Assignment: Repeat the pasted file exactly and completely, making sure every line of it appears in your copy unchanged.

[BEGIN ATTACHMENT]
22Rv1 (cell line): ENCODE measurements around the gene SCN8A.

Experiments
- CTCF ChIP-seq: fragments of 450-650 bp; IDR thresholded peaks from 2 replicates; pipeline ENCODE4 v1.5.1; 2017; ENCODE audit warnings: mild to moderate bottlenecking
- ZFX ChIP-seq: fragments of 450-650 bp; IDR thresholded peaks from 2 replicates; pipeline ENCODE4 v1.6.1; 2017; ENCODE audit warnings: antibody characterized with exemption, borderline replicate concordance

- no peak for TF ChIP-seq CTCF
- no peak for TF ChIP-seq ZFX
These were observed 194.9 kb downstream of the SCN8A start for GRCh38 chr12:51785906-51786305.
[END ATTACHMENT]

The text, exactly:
22Rv1 (cell line): ENCODE measurements around the gene SCN8A.

Experiments
- CTCF ChIP-seq: fragments of 450-650 bp; IDR thresholded peaks from 2 replicates; pipeline ENCODE4 v1.5.1; 2017; ENCODE audit warnings: mild to moderate bottlenecking
- ZFX ChIP-seq: fragments of 450-650 bp; IDR thresholded peaks from 2 replicates; pipeline ENCODE4 v1.6.1; 2017; ENCODE audit warnings: antibody characterized with exemption, borderline replicate concordance

- no peak for TF ChIP-seq CTCF
- no peak for TF ChIP-seq ZFX
These were observed 194.9 kb downstream of the SCN8A start for GRCh38 chr12:51785906-51786305.